Monday, January 31, 2005

A great Burmese essay, "The Burmese Fairy Tale"

I discovered this essay in Lonely Planet's 2000 edition guidebook of Myanmar(Burma). It was written by Ma Thanegi, a pro-democracy activist and former political prisoner who lives in Yangon. I think it is a great essay that needs to be read by those interested in Myanmar. Even if it doesn't relate to Thailand's history, I felt it needed to be posted on the internet. These are her(?) words:

"The Burmese Fairy Tale"

Like many Burmese, I am tired of living in a fairy tale. For years, outsiders protrayed the troubles of my country as a morality play: good against evil, with no shade of grey in between - a simplistic picture, but one the world believes. The response of the west has been equally simplistic: It wages a moral crusade against evil, using such magic wands as sanctions and boycotts.

But for us, Myanmar is no fairy-tale land with a simple solution to its problems. We were isolated for 26 years under socialism and we continue to lack a modern economy. We are tired of wasting time. If we are to move forward, to modernise, then we need everyone to face facts.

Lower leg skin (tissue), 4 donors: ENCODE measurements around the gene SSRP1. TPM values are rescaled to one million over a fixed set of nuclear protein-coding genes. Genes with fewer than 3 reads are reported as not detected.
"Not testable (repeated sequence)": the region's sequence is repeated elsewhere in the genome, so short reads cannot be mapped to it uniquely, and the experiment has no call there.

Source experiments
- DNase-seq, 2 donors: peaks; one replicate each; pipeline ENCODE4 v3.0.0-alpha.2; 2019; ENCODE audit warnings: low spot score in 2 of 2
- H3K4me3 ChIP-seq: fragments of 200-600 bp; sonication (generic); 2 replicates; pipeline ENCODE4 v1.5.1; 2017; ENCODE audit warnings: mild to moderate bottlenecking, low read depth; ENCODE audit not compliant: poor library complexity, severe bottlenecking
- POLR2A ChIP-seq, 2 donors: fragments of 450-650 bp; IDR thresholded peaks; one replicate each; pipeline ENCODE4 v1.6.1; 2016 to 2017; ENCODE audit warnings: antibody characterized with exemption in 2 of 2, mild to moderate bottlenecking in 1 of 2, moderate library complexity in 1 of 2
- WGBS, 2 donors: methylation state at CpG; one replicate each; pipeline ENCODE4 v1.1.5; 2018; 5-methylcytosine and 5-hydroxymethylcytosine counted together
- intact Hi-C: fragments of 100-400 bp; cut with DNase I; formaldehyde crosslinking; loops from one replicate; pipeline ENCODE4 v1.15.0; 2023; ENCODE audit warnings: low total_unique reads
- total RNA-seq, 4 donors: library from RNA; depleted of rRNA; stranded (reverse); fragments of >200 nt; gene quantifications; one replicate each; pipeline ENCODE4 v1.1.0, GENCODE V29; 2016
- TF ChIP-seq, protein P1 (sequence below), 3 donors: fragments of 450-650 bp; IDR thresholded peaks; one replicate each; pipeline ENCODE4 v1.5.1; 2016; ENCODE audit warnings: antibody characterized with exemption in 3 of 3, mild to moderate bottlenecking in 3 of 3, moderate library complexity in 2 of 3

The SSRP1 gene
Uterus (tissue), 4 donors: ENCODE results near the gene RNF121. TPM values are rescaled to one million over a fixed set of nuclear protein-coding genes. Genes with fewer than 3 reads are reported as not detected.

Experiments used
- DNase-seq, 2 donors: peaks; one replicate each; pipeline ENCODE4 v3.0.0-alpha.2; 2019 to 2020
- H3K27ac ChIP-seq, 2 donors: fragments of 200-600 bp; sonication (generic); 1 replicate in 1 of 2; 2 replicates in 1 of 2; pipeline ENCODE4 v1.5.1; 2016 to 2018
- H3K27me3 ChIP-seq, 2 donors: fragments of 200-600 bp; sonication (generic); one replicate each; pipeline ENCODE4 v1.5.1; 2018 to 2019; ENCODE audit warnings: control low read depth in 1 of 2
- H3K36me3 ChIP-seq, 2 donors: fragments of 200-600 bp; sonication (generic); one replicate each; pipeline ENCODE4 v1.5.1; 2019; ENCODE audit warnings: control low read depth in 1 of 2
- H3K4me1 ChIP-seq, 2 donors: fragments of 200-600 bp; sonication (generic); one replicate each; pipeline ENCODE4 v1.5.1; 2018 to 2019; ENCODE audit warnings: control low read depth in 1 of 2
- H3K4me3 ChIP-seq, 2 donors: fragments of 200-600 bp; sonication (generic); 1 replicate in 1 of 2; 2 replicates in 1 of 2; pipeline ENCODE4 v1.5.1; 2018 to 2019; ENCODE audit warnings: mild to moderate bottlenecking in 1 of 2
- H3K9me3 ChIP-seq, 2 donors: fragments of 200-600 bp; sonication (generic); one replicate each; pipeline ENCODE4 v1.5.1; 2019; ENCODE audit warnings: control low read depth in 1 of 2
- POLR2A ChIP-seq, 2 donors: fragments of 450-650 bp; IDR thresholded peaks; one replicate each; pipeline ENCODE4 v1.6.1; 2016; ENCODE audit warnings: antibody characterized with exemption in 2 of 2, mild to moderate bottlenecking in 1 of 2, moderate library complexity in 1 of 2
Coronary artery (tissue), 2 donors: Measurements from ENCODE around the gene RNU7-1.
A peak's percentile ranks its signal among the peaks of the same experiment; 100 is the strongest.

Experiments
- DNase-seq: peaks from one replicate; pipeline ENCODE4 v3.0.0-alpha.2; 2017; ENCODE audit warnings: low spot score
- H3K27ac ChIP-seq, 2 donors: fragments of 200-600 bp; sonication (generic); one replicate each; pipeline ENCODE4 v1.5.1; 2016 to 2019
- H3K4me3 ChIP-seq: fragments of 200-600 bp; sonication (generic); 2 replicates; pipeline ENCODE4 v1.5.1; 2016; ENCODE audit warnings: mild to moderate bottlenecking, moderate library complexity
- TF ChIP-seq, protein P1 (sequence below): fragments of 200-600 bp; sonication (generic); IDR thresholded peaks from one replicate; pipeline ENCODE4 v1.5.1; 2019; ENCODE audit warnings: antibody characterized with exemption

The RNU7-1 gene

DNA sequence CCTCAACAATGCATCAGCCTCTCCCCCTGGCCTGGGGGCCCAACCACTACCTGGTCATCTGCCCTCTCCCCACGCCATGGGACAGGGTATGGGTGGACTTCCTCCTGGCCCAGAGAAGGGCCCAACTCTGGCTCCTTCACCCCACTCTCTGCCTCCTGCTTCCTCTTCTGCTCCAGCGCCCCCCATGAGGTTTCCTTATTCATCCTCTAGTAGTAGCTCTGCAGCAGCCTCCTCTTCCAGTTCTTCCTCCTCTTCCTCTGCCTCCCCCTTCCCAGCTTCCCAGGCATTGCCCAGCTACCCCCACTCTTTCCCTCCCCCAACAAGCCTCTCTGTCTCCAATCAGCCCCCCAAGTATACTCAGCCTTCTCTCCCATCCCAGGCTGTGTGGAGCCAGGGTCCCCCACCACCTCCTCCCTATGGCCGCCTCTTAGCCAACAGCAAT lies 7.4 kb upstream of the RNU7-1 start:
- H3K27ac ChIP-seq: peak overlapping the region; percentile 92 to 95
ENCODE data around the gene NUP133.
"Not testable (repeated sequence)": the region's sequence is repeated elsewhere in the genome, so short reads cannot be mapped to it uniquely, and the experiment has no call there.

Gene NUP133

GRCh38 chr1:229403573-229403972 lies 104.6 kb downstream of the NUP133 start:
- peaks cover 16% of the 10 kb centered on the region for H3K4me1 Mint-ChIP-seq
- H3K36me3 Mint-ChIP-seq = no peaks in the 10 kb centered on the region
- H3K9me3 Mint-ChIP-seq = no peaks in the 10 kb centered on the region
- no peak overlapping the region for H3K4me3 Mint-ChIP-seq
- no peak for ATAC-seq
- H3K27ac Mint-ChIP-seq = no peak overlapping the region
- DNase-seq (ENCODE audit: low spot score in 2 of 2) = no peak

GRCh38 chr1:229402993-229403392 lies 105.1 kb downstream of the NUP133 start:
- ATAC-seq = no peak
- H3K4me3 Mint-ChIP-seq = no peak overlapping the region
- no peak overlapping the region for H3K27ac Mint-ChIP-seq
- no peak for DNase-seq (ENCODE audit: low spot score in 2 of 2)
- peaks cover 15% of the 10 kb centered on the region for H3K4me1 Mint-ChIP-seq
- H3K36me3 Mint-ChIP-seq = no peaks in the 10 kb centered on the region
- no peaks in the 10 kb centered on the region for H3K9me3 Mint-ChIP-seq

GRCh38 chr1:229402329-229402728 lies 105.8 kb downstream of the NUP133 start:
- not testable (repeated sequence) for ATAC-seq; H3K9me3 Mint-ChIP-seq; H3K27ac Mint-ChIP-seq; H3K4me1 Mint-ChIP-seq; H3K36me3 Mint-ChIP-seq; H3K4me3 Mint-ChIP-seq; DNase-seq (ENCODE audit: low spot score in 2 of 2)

That may sound like pro-government propoganda, but I haven't changed since I joined the democracy movement in August 1988. I have lived most of my life under the 1962-88 socialist regime - another fairy tale, this one of isolation. In 1988 we knew it was time to join the world. Thousands of us took to the streets, and I joined the National League for Democracy (NLD) and worked as an aide to Aung San Suu Kyi.

I worked closely with Ma Suu, as we all called her, for nearly a year. I campaigned with her until 20 July 1989, when she was put under house arrest and I was sent to Insein Prison in Rangoon, where I spent nearly three years.